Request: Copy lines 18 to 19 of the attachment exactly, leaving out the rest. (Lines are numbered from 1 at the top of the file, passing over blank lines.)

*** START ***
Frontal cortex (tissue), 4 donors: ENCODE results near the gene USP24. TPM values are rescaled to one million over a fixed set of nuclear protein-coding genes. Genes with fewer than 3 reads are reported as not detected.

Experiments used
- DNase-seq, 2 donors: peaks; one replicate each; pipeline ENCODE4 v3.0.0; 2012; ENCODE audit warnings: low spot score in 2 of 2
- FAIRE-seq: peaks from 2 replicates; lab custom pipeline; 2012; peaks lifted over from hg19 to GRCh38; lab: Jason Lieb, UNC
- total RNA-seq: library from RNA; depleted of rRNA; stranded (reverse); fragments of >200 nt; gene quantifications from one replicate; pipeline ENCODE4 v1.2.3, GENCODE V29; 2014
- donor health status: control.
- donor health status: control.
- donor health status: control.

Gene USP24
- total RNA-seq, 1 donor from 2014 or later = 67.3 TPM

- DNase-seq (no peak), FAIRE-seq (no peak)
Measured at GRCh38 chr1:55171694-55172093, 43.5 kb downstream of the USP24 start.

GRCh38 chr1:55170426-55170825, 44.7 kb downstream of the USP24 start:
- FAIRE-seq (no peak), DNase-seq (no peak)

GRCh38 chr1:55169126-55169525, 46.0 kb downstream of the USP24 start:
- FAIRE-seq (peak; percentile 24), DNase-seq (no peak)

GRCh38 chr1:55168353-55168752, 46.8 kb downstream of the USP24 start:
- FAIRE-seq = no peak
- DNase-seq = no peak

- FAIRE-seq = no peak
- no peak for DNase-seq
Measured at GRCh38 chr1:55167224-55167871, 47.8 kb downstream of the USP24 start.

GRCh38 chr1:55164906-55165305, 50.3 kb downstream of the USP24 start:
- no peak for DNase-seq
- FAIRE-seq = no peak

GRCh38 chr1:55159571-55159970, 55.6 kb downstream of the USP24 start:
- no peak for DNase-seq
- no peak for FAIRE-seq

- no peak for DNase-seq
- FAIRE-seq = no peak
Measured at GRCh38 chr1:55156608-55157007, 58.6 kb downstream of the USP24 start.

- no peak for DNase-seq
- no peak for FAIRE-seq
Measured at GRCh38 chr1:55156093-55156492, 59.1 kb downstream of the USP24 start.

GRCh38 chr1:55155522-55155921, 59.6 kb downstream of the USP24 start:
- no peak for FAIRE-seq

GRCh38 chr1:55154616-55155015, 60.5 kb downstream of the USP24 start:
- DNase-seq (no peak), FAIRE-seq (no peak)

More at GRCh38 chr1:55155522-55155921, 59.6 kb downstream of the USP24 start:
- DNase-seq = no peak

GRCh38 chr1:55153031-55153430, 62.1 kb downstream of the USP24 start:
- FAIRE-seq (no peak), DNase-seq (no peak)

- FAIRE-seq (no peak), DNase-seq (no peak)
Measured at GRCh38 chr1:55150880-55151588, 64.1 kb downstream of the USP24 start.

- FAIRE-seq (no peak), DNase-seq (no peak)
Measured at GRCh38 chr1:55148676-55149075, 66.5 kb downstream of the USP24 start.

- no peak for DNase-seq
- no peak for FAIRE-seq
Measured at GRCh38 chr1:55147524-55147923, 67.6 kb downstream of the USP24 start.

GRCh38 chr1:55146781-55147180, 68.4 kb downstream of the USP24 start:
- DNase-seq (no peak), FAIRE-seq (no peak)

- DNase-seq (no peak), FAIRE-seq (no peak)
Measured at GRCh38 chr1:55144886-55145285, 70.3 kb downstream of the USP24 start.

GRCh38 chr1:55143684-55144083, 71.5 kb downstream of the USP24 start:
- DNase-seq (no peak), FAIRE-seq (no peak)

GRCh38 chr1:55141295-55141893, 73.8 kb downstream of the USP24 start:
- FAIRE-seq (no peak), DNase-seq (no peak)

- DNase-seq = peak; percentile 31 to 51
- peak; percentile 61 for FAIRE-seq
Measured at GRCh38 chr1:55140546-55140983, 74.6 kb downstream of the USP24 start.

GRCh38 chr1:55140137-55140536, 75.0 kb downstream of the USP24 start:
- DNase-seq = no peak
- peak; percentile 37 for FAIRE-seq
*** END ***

- FAIRE-seq = no peak
- DNase-seq = no peak